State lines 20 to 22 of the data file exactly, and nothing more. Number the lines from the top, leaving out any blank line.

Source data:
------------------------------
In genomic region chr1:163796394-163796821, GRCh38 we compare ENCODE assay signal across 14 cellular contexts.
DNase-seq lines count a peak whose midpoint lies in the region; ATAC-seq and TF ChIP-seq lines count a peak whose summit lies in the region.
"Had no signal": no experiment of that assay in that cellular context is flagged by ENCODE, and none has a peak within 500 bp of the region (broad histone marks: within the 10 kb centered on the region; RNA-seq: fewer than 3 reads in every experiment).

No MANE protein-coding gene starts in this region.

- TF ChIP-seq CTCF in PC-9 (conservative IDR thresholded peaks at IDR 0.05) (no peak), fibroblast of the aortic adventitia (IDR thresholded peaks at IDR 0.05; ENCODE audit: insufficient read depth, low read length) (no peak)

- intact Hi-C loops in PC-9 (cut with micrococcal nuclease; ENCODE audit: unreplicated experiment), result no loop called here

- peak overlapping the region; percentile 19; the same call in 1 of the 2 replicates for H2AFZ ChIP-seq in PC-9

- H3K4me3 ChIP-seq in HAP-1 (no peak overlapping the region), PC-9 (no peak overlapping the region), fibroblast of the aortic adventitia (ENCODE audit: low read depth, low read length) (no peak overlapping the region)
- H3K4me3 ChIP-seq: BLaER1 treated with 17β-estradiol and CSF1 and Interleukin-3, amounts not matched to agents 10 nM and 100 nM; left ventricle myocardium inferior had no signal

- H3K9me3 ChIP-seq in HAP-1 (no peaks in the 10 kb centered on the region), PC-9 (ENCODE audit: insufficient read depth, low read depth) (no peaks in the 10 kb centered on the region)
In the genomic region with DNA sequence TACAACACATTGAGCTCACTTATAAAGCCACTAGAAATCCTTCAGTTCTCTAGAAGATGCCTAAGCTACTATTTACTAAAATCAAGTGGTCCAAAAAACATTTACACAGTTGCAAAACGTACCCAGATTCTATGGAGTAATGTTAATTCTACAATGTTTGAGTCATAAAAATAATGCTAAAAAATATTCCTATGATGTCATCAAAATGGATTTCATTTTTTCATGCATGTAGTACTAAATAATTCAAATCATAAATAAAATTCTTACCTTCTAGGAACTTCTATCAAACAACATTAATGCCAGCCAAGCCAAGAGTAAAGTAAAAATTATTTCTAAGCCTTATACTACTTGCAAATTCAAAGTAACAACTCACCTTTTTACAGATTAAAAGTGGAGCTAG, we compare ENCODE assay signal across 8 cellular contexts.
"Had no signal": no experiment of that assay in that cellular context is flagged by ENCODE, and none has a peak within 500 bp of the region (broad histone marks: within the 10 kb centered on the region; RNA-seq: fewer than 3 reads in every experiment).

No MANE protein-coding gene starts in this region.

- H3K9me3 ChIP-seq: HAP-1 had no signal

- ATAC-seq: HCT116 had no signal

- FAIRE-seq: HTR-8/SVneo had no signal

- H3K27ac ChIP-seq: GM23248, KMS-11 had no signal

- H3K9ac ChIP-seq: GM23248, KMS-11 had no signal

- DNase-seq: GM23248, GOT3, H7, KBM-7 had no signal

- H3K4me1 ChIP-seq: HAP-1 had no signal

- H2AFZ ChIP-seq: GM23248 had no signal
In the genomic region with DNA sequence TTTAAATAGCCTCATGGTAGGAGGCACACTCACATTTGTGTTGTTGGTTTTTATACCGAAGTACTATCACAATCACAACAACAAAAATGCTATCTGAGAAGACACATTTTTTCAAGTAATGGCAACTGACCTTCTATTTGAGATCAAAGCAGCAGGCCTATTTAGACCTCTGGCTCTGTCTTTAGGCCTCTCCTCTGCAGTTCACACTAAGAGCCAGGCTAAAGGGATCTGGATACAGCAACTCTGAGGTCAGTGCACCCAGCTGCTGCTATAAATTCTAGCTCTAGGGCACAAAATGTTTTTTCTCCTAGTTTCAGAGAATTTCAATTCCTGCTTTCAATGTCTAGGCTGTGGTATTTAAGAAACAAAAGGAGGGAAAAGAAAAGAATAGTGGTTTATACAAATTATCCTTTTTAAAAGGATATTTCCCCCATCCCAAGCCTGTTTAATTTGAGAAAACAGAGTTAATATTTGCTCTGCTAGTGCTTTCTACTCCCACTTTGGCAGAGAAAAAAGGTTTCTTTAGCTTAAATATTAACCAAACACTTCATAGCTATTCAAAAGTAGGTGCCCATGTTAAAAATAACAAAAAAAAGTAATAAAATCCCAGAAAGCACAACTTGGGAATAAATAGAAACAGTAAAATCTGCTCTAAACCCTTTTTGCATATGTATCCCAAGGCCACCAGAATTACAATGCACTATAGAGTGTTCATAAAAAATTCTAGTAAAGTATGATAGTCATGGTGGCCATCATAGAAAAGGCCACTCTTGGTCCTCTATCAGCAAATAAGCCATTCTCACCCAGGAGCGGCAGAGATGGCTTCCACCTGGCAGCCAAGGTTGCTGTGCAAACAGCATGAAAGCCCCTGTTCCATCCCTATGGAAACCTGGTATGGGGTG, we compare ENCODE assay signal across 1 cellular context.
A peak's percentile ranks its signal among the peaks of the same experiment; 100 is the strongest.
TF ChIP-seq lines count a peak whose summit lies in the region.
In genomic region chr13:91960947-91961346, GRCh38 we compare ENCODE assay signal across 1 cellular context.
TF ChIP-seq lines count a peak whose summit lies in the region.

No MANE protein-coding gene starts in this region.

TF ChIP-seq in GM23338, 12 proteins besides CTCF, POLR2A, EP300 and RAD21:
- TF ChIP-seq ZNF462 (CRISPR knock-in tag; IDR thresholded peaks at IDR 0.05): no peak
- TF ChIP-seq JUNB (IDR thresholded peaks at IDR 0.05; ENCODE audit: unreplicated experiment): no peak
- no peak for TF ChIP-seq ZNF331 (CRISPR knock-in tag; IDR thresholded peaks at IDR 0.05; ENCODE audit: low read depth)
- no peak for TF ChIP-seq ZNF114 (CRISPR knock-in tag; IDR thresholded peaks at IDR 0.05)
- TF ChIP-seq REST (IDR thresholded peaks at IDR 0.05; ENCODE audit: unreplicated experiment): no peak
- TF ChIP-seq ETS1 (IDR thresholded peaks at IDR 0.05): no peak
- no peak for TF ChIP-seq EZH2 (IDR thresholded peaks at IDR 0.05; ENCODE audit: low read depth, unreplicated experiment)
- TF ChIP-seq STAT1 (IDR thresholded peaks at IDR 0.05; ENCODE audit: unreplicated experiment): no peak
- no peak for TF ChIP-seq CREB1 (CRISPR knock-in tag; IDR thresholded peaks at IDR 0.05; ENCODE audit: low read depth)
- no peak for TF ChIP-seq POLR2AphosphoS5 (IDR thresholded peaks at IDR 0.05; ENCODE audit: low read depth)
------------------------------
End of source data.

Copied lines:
- H3K4me1 ChIP-seq: HAP-1 had no signal

- H2AFZ ChIP-seq: GM23248 had no signal
In the genomic region with DNA sequence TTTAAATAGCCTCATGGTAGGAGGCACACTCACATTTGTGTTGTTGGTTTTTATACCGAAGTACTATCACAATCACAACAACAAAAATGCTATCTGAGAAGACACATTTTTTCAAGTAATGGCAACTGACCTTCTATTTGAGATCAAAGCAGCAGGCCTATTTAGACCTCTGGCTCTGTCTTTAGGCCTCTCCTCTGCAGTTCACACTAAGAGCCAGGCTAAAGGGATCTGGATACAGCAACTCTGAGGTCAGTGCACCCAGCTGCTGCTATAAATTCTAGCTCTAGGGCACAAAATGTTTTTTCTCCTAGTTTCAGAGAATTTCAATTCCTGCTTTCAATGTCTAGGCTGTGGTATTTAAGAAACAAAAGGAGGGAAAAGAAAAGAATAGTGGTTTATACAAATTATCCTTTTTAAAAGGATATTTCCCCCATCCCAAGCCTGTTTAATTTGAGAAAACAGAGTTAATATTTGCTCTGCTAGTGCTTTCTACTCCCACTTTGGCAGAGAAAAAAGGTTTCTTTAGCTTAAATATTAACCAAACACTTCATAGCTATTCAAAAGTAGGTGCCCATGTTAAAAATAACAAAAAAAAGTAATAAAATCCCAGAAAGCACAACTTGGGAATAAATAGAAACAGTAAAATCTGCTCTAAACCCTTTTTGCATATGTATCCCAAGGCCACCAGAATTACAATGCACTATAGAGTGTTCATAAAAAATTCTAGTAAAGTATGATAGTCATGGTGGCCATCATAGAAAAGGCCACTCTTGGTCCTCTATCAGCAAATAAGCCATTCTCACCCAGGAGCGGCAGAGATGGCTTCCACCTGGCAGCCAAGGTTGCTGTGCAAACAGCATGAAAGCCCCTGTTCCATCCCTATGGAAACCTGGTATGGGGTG, we compare ENCODE assay signal across 1 cellular context.